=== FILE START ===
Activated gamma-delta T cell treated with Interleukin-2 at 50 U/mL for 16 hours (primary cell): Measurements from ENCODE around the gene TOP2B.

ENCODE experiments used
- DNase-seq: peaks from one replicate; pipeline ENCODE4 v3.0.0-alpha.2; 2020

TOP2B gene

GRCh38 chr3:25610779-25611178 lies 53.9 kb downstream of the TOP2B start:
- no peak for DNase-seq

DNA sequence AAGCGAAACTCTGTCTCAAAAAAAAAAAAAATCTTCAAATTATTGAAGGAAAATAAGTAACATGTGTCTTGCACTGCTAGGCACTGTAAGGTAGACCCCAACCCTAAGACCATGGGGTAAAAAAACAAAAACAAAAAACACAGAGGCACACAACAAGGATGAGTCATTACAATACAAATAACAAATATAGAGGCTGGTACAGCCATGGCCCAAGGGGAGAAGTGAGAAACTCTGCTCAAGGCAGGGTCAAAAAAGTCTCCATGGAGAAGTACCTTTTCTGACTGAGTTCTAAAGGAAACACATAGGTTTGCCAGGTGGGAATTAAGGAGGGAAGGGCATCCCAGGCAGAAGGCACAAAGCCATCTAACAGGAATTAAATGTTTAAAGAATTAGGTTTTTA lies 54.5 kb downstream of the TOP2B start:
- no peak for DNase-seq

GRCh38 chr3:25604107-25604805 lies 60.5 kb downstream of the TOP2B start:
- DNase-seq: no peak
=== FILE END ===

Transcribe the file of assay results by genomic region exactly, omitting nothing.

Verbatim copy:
Activated gamma-delta T cell treated with Interleukin-2 at 50 U/mL for 16 hours (primary cell): Measurements from ENCODE around the gene TOP2B.

ENCODE experiments used
- DNase-seq: peaks from one replicate; pipeline ENCODE4 v3.0.0-alpha.2; 2020

TOP2B gene

GRCh38 chr3:25610779-25611178 lies 53.9 kb downstream of the TOP2B start:
- no peak for DNase-seq

DNA sequence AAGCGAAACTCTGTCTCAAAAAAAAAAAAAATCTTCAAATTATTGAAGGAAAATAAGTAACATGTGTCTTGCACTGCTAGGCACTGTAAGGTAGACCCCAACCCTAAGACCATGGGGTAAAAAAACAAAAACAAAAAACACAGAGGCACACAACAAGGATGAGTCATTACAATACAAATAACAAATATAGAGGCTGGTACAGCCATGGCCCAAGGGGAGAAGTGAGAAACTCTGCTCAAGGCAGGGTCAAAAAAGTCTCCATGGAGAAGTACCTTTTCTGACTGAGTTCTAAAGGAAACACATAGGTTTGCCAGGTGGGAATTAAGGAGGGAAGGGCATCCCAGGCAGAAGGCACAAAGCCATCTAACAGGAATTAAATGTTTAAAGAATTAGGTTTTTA lies 54.5 kb downstream of the TOP2B start:
- no peak for DNase-seq

GRCh38 chr3:25604107-25604805 lies 60.5 kb downstream of the TOP2B start:
- DNase-seq: no peak